For example- my favorite Dalcroze teacher uses a descending scale pattern with the words "will you please sit down" that she plays on the xylophone at the same time. This ties into numbers 2 and 3 as well because the beauty of this is manifold: there is a clear, consistent signal for when to sit down; the signal becomes something that can be non-verbal (once they know the signal if they hear that pattern- they sit); it is a constant aural reminder of the first 5 notes of a scale meaning that when they start learning how to sing scales- they already have sung them- many times. You can then also add other pitches to that scale set-- crouch down (shorter than sitting) for the leading tone.

Brilliant. I must use that.

(5. Figure out how to make rhythms more interesting)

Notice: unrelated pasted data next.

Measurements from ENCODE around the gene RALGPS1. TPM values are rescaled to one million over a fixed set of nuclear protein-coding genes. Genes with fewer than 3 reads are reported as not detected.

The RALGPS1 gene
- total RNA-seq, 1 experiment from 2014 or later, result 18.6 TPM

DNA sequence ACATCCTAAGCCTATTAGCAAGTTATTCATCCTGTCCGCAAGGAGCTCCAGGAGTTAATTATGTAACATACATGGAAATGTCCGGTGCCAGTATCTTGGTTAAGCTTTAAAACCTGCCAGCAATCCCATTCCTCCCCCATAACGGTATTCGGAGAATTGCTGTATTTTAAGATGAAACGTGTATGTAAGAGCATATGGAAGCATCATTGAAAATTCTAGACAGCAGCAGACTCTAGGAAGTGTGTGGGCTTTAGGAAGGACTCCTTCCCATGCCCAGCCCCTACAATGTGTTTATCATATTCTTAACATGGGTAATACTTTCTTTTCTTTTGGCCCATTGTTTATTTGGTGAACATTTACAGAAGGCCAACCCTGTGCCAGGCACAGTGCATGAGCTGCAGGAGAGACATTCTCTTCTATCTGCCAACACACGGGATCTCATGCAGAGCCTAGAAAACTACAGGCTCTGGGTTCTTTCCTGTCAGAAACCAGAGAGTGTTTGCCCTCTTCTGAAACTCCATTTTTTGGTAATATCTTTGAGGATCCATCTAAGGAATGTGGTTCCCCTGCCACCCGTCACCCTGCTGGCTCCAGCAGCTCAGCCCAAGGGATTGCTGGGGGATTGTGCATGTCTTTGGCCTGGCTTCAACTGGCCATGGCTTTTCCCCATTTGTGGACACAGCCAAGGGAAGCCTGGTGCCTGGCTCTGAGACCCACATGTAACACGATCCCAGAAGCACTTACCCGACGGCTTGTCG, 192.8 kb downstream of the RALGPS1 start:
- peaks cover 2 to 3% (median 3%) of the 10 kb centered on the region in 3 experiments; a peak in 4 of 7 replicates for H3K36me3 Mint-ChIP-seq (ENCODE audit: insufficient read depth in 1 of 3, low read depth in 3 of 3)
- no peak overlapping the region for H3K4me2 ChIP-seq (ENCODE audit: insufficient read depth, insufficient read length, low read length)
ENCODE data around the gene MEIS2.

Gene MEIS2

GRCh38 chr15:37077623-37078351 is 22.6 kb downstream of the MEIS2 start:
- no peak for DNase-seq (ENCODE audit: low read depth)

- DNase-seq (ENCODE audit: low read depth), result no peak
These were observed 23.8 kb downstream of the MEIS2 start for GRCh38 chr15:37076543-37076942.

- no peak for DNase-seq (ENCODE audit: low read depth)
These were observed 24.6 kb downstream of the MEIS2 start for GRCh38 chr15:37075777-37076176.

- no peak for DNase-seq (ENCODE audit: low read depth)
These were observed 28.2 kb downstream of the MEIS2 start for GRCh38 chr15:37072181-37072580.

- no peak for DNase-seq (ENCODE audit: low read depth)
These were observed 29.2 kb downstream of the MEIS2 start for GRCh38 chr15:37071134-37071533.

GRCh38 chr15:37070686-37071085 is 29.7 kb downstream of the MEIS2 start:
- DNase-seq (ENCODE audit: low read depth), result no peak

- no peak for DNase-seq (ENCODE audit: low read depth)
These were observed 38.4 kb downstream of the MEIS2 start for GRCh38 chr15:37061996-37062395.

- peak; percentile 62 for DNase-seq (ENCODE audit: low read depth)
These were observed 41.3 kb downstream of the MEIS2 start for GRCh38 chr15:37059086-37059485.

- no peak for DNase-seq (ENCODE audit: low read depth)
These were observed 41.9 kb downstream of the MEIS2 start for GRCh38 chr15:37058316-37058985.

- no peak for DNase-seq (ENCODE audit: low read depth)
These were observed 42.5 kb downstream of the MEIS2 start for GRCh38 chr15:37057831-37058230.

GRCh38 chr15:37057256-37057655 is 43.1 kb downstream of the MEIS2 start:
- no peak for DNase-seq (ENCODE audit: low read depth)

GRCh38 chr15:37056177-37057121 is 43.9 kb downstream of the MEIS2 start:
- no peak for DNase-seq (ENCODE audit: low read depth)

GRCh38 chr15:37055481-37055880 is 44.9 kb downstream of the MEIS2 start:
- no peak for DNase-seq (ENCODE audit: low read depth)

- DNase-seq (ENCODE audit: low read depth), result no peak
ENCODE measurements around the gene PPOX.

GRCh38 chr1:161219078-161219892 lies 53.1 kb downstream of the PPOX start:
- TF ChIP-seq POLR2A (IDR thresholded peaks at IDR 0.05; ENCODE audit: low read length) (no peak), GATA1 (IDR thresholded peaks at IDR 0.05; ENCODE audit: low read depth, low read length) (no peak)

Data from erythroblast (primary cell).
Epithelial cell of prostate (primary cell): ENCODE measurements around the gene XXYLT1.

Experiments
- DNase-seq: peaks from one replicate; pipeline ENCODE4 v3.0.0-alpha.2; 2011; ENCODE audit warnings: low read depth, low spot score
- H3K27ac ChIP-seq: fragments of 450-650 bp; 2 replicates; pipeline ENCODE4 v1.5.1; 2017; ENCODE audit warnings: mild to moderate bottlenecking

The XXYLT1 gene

I've been working these past two weeks on using a rhythmic solfege pattern with the tykes and kids in order to introduce crotchets and quavers (quarter and eighth notes) and the reason this is in parenthesis is because *I* thought the kids/tykes had been getting bored with it and was thinking that I should figure out some way to work it into a story or something activating more pathways in to learning. I still think I should figure out multiple ways of presenting this information- but I am less inclined to think that they're bored since one of the reception teachers specifically asked me to make sure that I did that "song...? The one with all the T's...ta ti?" since her class kept singing it to themselves.

I have no idea if this blog is coherent or not- but thanks for sticking with me through this!

New School: The Second Week

I've been having anxiety dreams about the new school. Now in my second week, I dreamt that half of the kids decided to drop the class because they thought it was such rubbish. Terrible dream that was.